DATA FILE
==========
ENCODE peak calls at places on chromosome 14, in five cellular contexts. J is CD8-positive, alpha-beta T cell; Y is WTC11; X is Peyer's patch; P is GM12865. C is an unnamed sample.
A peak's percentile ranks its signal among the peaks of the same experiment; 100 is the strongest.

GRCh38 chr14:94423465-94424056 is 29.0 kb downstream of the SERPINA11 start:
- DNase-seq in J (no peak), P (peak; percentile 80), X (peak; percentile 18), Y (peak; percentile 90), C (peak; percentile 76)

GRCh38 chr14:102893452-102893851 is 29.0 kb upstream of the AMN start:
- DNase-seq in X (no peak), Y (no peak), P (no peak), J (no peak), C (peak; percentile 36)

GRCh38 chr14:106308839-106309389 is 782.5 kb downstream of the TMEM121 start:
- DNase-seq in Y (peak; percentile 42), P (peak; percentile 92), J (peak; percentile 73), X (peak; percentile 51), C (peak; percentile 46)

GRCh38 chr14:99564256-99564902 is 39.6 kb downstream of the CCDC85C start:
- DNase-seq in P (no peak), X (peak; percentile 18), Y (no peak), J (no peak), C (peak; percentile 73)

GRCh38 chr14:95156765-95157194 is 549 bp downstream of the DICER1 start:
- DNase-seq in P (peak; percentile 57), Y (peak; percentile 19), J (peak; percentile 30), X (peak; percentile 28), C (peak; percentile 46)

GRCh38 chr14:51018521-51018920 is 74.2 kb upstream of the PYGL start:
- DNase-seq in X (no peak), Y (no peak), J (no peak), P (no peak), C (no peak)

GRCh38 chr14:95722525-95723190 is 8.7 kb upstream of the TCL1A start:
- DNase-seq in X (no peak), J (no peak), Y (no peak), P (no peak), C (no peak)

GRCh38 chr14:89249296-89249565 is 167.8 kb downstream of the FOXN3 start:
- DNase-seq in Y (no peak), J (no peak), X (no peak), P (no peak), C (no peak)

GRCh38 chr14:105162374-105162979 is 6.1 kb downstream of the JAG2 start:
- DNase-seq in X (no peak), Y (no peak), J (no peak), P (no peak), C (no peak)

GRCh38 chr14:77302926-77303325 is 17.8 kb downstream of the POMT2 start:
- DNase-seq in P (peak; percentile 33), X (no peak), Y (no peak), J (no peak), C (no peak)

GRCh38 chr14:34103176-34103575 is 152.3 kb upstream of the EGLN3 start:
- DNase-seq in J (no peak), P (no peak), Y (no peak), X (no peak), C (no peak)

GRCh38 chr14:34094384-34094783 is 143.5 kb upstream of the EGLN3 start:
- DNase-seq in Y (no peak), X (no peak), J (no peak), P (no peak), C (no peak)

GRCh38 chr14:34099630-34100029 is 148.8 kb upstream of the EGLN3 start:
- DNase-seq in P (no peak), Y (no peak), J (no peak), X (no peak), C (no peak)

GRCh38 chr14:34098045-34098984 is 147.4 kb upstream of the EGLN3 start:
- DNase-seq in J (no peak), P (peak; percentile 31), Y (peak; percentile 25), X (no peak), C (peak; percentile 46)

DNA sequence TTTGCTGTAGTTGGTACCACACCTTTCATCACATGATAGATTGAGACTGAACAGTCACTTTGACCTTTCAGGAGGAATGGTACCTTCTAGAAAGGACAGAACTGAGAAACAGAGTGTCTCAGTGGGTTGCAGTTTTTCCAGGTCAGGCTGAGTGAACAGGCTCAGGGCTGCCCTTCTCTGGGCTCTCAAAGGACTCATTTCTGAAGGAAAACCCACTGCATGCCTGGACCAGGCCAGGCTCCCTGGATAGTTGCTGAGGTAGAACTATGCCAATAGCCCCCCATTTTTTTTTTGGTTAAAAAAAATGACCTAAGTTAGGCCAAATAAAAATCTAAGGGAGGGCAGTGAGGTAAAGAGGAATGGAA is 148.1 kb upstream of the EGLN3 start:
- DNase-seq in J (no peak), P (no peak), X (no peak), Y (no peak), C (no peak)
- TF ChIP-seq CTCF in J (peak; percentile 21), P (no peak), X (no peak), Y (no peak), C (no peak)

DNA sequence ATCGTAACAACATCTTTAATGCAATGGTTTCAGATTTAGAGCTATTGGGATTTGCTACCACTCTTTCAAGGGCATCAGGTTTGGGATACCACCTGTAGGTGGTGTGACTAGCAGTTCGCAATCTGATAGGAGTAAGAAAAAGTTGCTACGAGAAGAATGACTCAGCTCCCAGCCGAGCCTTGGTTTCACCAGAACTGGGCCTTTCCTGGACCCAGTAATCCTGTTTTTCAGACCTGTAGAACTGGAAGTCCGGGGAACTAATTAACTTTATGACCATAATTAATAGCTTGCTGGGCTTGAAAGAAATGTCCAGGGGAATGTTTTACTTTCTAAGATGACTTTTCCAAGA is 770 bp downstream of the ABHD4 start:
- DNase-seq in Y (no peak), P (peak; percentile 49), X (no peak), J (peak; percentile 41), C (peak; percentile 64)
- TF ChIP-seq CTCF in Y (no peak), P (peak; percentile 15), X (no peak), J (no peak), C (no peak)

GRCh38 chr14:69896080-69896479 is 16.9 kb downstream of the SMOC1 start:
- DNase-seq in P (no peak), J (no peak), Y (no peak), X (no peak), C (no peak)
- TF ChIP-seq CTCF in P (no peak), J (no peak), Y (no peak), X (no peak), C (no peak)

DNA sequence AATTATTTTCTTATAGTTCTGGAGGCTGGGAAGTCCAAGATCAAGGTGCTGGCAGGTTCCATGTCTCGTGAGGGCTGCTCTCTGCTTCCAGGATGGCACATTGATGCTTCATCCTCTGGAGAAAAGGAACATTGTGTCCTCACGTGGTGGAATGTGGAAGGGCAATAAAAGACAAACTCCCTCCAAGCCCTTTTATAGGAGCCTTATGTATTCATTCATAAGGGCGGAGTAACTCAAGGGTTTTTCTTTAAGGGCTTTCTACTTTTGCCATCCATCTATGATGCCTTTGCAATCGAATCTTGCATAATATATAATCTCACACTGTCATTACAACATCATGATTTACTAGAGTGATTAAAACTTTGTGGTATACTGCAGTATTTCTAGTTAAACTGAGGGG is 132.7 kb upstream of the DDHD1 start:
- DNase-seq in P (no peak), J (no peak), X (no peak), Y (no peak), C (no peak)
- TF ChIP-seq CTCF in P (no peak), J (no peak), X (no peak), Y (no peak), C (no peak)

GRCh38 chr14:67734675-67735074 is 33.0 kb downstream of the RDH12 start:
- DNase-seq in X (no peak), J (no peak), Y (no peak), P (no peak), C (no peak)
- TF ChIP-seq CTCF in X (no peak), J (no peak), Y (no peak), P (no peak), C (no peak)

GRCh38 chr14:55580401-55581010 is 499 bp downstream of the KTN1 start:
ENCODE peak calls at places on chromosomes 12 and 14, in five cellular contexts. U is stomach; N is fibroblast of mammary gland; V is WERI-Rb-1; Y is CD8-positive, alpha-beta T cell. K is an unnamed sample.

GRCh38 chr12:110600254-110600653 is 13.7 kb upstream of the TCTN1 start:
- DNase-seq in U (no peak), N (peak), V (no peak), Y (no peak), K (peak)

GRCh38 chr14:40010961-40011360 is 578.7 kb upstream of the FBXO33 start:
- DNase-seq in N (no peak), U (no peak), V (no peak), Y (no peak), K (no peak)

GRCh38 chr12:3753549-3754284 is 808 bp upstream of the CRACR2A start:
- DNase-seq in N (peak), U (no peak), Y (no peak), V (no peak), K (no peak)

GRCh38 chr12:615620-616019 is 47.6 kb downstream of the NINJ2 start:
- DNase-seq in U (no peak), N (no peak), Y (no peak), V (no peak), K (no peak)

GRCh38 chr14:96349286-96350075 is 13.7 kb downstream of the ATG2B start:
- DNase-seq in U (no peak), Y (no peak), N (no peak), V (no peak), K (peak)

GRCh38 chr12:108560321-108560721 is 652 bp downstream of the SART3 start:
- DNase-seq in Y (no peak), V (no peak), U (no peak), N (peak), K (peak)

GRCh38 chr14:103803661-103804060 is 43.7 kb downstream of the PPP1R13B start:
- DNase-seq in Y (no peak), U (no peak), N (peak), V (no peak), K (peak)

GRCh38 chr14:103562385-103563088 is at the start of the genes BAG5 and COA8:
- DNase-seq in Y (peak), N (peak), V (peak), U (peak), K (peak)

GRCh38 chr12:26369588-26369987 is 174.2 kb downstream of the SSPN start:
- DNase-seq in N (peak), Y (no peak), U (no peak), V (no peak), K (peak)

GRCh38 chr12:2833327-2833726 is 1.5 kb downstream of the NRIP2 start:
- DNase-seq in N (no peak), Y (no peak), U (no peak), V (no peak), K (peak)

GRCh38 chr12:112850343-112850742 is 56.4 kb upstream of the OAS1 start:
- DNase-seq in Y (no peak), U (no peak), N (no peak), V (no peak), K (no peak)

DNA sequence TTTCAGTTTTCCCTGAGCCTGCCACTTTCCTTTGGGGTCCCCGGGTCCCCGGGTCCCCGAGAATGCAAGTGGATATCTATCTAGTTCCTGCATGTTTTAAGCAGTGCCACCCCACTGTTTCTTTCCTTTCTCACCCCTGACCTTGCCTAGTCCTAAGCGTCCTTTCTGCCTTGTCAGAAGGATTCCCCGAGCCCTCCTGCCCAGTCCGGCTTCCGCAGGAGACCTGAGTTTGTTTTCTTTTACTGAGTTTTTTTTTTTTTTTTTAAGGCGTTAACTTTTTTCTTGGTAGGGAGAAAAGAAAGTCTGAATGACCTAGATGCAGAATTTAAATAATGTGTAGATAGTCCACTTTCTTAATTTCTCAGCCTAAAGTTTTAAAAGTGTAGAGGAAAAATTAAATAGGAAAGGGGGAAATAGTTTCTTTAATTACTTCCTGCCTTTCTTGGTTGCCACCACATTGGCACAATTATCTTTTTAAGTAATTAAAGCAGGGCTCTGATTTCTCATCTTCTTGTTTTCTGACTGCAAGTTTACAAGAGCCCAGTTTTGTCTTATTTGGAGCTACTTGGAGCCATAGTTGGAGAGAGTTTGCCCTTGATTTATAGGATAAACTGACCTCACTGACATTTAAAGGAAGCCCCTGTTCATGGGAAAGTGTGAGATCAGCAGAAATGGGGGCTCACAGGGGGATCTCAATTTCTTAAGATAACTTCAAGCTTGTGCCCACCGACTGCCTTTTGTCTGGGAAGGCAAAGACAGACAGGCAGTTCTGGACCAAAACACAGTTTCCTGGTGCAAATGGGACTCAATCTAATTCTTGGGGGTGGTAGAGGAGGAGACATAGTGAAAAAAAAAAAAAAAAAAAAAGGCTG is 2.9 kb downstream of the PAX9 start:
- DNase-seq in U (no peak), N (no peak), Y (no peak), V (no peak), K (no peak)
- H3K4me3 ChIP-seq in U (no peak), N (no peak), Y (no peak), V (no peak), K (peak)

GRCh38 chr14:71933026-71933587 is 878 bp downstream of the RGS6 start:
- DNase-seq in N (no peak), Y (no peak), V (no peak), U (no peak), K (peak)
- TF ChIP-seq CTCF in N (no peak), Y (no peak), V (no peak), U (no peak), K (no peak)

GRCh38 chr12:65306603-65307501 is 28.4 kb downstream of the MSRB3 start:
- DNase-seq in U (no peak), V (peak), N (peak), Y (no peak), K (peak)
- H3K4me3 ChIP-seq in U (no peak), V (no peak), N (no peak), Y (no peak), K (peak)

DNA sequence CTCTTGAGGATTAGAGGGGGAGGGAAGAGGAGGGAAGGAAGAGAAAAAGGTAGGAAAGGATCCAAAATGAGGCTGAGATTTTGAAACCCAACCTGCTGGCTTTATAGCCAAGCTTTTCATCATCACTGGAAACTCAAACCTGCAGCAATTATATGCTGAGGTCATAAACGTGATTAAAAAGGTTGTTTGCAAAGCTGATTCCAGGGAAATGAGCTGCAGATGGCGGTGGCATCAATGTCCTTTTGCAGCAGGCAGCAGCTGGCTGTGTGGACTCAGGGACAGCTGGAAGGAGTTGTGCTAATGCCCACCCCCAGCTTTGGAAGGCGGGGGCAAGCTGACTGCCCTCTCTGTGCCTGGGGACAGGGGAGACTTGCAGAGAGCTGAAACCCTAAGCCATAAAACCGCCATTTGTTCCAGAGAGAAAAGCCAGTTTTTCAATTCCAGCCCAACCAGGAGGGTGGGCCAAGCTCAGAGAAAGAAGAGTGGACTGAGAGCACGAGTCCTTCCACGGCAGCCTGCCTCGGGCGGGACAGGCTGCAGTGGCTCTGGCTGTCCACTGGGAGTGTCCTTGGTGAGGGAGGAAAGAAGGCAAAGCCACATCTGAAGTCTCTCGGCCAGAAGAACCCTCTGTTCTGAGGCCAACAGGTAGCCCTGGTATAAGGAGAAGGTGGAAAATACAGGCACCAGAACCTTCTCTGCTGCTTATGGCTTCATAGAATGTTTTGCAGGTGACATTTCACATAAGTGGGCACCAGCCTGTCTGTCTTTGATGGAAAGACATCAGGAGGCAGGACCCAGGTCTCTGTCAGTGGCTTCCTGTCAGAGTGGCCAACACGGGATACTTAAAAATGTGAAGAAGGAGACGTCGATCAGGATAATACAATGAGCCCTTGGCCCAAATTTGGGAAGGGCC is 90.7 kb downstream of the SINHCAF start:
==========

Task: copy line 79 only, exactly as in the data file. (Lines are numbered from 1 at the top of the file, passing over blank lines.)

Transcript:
DNA sequence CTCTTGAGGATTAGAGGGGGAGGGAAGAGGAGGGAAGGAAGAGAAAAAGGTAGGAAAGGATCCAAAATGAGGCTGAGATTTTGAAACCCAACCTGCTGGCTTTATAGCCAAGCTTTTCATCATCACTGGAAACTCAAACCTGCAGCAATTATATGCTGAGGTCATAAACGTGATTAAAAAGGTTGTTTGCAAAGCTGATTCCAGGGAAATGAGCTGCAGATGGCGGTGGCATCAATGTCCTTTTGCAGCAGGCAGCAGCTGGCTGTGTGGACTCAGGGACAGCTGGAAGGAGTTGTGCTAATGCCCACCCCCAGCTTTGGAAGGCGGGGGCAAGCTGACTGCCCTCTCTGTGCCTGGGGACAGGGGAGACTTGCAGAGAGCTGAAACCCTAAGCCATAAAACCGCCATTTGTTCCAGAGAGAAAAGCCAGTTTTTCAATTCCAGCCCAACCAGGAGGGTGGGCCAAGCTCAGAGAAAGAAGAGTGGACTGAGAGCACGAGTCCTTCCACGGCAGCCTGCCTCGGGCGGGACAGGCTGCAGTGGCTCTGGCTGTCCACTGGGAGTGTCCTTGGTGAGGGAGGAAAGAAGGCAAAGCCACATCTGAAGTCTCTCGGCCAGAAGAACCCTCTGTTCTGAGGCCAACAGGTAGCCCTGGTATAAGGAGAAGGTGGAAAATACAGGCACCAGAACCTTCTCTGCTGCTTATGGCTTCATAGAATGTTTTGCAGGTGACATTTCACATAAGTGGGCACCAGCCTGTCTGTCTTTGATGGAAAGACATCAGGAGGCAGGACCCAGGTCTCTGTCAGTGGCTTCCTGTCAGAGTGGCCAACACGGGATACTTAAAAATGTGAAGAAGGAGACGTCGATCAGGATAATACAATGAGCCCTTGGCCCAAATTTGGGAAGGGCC is 90.7 kb downstream of the SINHCAF start: